She eventually started to go to rehab right from jail. That was good for her, but every time she would come back home, she would find the same old people, the same family drama, the same adults that were willing to help her with her habit. She wasn’t able to hold a steady job ever. She would come home and be so excited to start over and have a whole new life ahead of her. Shortly after she got home, it would be, “Can you drop me off here? Can you come pick me up here?” At the middle of the night, “I need to go here.” I knew that these were bad places. That is when the tough love would set in, because I would say, “No. I’m not going to go; I’m not going to pick you up; we’re not going to start this all over again.”
When my sister was in prison, she was contacted by a guy named Pedro, who invited her to be a pen pal, and they developed a trusting relationship. He became a friendly face to her. He would tell her that he’s working with my mom, saying, “This is what I want for her. This is what’s good. I’ll buy her clothes; I’ll deal with everything when you get out.” My mom was completely naïve to what was going on. When Tori got out of jail, Pedro forced her into sex trafficking. The night she died, Pedro was actually pimping her out and had bought the hotel room. The guy that was there when she died, his name was Louis, and Pedro they had gotten into an argument, because my sister wanted out. She didn’t want to do it anymore. I guess at that point, she was probably using the drugs just to forget about everything that was happening. She fell over in the bathtub, hit her head, and that’s where she died. Louis did call 911, but he was found running down the staircase of the hotel, and there were no charges, anything like that.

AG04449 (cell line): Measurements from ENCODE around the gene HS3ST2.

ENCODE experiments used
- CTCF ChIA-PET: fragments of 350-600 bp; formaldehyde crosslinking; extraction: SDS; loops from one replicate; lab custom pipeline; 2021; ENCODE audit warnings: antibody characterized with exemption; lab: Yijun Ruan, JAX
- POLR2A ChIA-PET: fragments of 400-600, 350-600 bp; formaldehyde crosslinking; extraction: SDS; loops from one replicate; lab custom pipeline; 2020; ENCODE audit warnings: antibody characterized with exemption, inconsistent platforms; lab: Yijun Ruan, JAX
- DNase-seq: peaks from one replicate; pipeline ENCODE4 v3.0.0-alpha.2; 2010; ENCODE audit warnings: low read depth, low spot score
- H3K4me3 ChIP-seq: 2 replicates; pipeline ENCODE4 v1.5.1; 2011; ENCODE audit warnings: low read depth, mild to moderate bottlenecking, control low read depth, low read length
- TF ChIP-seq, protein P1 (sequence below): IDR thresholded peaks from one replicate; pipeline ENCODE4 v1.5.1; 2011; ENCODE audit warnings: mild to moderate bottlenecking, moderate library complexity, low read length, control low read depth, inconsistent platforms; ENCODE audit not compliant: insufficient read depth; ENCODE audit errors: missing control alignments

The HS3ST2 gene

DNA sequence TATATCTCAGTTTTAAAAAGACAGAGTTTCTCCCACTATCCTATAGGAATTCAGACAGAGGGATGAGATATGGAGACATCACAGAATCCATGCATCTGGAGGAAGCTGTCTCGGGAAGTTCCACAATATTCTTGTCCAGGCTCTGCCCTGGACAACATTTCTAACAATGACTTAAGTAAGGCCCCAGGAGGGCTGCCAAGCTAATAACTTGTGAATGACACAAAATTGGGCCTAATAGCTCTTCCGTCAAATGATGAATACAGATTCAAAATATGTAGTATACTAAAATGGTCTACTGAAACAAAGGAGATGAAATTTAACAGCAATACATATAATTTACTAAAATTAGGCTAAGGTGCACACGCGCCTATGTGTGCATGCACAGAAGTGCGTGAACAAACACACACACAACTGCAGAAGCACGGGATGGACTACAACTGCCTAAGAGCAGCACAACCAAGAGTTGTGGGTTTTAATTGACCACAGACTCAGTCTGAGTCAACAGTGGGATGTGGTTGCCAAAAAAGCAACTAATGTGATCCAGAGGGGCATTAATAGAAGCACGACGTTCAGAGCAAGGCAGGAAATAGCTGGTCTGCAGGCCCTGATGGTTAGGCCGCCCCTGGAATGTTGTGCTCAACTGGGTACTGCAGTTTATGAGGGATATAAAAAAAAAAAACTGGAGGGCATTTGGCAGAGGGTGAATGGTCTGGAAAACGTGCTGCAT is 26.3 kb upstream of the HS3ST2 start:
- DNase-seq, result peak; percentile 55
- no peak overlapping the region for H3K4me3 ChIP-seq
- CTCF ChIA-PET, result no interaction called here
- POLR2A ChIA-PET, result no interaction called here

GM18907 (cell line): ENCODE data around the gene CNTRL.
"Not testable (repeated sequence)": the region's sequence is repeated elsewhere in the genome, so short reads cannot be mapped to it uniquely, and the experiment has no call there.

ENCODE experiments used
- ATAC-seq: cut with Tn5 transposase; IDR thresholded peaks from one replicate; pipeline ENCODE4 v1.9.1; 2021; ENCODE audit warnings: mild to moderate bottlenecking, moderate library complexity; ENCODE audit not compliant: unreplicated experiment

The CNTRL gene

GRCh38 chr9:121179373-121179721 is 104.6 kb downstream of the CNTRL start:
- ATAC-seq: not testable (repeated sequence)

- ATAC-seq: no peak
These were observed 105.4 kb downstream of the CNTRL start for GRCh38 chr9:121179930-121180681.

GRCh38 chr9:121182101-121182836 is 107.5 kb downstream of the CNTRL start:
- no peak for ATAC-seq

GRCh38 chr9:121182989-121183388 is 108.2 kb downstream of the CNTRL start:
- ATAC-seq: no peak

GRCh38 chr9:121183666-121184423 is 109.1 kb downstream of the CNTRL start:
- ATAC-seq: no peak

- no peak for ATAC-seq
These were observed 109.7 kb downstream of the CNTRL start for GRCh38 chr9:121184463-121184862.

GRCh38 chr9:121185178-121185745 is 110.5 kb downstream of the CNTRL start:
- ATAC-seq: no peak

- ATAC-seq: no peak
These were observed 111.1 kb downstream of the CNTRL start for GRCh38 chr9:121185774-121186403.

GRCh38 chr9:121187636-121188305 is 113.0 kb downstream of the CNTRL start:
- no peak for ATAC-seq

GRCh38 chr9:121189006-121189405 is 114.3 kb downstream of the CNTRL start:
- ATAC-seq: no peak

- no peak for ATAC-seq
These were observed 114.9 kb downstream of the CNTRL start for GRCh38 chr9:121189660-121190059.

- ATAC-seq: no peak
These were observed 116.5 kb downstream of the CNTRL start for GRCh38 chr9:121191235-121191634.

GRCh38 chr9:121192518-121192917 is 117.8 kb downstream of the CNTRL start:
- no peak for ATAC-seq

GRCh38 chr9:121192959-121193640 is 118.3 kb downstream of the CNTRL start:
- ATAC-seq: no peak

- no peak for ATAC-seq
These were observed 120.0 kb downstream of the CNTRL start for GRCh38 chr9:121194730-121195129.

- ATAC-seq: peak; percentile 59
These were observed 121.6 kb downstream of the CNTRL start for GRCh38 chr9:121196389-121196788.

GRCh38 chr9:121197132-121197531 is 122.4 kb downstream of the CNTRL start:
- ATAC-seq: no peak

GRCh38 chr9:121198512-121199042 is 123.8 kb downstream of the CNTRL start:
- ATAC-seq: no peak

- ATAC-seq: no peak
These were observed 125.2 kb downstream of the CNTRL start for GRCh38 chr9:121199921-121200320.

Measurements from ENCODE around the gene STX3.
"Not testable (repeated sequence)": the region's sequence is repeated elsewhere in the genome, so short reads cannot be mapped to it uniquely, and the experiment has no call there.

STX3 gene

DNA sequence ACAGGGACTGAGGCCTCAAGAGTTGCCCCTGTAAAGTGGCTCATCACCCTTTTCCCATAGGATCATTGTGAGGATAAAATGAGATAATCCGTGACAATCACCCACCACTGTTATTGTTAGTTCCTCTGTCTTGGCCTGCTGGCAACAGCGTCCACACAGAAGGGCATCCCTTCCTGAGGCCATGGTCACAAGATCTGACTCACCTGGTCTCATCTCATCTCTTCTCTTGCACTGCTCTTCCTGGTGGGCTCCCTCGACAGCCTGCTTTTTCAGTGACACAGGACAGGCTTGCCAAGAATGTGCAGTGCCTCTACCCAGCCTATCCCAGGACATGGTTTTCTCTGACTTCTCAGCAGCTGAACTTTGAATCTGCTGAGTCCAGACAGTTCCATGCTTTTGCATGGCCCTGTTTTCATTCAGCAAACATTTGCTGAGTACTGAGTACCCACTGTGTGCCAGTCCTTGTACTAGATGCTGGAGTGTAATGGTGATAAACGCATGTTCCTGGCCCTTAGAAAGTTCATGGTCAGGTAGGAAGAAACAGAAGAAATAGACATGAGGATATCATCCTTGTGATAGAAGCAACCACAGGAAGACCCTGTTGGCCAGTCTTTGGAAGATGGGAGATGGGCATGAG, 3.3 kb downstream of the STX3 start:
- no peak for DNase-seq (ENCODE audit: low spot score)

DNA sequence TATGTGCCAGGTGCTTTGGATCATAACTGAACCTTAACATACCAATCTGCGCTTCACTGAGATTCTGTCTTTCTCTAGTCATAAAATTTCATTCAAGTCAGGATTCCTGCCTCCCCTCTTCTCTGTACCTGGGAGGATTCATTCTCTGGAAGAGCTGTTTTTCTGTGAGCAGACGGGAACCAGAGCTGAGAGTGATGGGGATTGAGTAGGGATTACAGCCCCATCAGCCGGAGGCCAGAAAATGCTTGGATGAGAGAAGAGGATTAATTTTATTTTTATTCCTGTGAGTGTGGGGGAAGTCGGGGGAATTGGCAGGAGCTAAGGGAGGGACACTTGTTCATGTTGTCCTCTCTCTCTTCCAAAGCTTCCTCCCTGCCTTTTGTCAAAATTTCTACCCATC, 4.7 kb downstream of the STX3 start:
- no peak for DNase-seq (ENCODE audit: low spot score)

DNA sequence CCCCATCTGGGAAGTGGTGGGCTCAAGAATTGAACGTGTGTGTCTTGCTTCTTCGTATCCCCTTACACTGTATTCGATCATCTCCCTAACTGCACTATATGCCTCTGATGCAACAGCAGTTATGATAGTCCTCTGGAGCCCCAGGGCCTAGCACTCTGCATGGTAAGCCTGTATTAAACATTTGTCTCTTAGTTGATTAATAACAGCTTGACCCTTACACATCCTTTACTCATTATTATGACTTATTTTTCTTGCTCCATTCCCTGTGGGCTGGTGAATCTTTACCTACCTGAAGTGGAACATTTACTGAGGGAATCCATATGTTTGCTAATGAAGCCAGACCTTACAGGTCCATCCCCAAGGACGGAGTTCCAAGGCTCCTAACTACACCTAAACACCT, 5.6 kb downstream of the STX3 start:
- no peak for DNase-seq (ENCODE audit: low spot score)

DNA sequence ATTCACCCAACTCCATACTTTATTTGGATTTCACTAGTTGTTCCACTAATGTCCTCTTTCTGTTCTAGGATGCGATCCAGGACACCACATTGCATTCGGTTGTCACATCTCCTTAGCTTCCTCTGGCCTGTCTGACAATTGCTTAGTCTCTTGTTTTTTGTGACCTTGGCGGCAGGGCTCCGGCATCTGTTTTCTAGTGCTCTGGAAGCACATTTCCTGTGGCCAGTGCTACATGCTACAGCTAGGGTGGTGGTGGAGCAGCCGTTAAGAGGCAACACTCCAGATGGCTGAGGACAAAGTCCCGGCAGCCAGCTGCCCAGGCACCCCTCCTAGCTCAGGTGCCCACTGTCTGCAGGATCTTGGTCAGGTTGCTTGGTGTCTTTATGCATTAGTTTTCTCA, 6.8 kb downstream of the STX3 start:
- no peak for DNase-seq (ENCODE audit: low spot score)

During this time, she would send me texts, that would say, “Hey, how’s it going. I love you.” I really thought I had my sister back. The night before she died, she actually messaged my mom, saying, “I need help. Can you come pick me up?”
During my sister’s drug use, there was always this one officer who would come pick her up if she had a warrant, and he would treat her decently. He would come to our house just to make sure that she was doing okay. Then, once she started really going off the deep end, he would work with me to try to find her. When she would be on the run, we would work together to try to get her picked up so that she could go back to treatment.